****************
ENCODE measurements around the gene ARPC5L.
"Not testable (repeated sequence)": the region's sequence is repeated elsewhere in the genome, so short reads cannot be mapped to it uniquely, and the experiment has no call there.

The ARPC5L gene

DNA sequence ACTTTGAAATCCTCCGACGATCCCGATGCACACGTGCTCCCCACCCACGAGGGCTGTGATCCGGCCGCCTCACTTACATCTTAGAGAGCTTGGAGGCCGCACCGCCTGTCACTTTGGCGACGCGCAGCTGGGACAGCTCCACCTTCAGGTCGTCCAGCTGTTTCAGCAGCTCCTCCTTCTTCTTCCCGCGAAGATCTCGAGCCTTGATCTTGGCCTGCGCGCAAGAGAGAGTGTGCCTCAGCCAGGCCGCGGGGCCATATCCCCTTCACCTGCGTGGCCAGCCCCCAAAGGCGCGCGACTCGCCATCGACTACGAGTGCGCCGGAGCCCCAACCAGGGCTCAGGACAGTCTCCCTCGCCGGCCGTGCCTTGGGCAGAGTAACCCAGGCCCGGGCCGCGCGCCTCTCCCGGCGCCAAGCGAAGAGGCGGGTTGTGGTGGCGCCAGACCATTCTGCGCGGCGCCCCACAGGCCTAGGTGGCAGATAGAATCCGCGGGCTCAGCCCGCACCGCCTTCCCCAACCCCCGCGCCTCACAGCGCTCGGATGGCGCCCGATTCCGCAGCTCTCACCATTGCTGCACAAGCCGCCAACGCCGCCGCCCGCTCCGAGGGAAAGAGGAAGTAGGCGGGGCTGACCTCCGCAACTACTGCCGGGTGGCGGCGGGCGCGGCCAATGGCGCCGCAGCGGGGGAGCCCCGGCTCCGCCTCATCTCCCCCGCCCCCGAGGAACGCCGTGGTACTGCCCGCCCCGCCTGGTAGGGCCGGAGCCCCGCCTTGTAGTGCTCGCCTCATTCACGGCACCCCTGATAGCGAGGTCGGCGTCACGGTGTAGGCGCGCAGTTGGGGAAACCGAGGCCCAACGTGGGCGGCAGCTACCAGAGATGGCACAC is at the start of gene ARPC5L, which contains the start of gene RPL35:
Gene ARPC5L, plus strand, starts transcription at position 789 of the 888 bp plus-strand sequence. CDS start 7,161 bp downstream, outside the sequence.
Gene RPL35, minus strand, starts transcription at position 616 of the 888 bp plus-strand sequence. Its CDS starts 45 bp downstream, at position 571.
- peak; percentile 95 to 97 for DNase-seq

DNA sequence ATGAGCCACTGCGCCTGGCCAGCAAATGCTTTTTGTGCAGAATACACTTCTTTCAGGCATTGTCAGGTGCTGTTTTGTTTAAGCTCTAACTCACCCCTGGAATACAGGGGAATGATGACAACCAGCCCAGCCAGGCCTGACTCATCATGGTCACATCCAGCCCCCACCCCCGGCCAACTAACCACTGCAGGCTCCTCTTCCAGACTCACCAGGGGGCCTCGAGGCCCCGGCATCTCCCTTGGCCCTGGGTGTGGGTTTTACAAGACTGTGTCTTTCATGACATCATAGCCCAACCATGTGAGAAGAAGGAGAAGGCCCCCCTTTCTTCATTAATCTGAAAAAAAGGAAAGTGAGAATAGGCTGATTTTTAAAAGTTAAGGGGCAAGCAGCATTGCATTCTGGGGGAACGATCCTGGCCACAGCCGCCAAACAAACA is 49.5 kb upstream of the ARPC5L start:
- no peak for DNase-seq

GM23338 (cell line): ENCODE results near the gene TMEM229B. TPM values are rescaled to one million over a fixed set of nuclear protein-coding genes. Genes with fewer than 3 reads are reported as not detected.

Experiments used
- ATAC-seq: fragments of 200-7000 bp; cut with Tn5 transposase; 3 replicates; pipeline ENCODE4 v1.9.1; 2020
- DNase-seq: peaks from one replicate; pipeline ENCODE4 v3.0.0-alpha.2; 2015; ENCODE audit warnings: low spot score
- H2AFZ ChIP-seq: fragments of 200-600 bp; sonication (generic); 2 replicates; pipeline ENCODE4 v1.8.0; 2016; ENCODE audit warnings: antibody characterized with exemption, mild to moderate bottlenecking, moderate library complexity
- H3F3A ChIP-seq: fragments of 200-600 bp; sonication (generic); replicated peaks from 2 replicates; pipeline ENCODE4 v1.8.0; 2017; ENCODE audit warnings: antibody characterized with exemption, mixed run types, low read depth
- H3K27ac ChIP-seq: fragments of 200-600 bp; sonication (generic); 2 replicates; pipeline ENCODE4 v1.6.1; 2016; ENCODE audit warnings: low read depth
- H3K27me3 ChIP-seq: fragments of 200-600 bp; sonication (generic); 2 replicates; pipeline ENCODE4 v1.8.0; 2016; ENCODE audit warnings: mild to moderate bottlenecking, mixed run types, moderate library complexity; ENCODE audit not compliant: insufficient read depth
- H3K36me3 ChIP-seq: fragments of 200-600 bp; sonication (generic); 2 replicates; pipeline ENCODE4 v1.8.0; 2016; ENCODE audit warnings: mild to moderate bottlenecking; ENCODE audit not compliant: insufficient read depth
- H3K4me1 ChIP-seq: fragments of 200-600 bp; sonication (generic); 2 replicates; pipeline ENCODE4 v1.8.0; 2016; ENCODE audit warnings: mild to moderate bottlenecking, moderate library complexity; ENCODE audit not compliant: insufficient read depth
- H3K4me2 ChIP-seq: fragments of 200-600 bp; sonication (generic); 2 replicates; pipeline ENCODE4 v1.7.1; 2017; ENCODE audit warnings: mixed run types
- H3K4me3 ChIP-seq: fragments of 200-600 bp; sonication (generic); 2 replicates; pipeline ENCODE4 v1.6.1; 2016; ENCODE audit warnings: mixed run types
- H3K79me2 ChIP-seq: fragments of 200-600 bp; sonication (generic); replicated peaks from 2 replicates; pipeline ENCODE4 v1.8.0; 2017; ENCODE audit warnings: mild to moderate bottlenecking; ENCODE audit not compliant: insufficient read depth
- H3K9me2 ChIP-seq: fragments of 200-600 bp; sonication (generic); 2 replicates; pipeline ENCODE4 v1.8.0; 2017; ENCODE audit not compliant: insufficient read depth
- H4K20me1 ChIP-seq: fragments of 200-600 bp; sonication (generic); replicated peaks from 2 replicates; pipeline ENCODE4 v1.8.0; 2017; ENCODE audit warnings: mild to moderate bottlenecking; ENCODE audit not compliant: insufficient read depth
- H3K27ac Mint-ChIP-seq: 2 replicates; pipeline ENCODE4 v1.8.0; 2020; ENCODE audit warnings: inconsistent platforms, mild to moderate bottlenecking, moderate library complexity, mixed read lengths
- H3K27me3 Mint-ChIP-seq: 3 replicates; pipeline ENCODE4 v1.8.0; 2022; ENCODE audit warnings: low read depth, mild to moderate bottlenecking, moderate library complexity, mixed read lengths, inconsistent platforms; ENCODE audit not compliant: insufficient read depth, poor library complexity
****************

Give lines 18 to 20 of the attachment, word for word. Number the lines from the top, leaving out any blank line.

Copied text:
- H3K36me3 ChIP-seq: fragments of 200-600 bp; sonication (generic); 2 replicates; pipeline ENCODE4 v1.8.0; 2016; ENCODE audit warnings: mild to moderate bottlenecking; ENCODE audit not compliant: insufficient read depth
- H3K4me1 ChIP-seq: fragments of 200-600 bp; sonication (generic); 2 replicates; pipeline ENCODE4 v1.8.0; 2016; ENCODE audit warnings: mild to moderate bottlenecking, moderate library complexity; ENCODE audit not compliant: insufficient read depth
- H3K4me2 ChIP-seq: fragments of 200-600 bp; sonication (generic); 2 replicates; pipeline ENCODE4 v1.7.1; 2017; ENCODE audit warnings: mixed run types